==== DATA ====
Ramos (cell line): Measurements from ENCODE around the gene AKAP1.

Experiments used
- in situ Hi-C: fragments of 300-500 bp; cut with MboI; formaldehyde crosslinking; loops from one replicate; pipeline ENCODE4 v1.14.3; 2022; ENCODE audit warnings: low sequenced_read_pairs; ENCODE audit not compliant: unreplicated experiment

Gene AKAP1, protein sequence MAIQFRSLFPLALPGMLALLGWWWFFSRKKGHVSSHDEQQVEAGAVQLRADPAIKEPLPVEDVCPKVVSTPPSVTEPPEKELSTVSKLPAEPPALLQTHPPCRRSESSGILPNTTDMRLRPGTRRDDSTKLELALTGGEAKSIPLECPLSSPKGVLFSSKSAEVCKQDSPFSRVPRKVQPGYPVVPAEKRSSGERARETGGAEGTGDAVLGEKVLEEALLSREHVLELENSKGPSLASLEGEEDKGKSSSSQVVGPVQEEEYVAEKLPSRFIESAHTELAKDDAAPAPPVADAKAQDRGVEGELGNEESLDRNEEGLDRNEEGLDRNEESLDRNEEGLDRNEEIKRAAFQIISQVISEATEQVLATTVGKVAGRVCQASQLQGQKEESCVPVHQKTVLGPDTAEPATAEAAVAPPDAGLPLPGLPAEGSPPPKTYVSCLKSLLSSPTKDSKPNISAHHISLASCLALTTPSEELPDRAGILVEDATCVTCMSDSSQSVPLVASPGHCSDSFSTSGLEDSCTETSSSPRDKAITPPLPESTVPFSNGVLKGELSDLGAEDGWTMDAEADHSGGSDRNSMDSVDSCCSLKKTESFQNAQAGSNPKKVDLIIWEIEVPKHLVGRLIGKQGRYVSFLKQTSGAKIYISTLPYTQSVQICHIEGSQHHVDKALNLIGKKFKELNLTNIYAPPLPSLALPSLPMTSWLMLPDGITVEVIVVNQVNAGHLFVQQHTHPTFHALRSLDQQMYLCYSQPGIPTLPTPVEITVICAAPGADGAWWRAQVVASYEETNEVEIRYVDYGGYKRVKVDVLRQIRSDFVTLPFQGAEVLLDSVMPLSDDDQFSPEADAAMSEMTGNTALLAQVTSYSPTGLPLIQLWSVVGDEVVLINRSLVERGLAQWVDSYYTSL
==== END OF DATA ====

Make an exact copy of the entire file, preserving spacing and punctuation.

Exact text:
Ramos (cell line): Measurements from ENCODE around the gene AKAP1.

Experiments used
- in situ Hi-C: fragments of 300-500 bp; cut with MboI; formaldehyde crosslinking; loops from one replicate; pipeline ENCODE4 v1.14.3; 2022; ENCODE audit warnings: low sequenced_read_pairs; ENCODE audit not compliant: unreplicated experiment

Gene AKAP1, protein sequence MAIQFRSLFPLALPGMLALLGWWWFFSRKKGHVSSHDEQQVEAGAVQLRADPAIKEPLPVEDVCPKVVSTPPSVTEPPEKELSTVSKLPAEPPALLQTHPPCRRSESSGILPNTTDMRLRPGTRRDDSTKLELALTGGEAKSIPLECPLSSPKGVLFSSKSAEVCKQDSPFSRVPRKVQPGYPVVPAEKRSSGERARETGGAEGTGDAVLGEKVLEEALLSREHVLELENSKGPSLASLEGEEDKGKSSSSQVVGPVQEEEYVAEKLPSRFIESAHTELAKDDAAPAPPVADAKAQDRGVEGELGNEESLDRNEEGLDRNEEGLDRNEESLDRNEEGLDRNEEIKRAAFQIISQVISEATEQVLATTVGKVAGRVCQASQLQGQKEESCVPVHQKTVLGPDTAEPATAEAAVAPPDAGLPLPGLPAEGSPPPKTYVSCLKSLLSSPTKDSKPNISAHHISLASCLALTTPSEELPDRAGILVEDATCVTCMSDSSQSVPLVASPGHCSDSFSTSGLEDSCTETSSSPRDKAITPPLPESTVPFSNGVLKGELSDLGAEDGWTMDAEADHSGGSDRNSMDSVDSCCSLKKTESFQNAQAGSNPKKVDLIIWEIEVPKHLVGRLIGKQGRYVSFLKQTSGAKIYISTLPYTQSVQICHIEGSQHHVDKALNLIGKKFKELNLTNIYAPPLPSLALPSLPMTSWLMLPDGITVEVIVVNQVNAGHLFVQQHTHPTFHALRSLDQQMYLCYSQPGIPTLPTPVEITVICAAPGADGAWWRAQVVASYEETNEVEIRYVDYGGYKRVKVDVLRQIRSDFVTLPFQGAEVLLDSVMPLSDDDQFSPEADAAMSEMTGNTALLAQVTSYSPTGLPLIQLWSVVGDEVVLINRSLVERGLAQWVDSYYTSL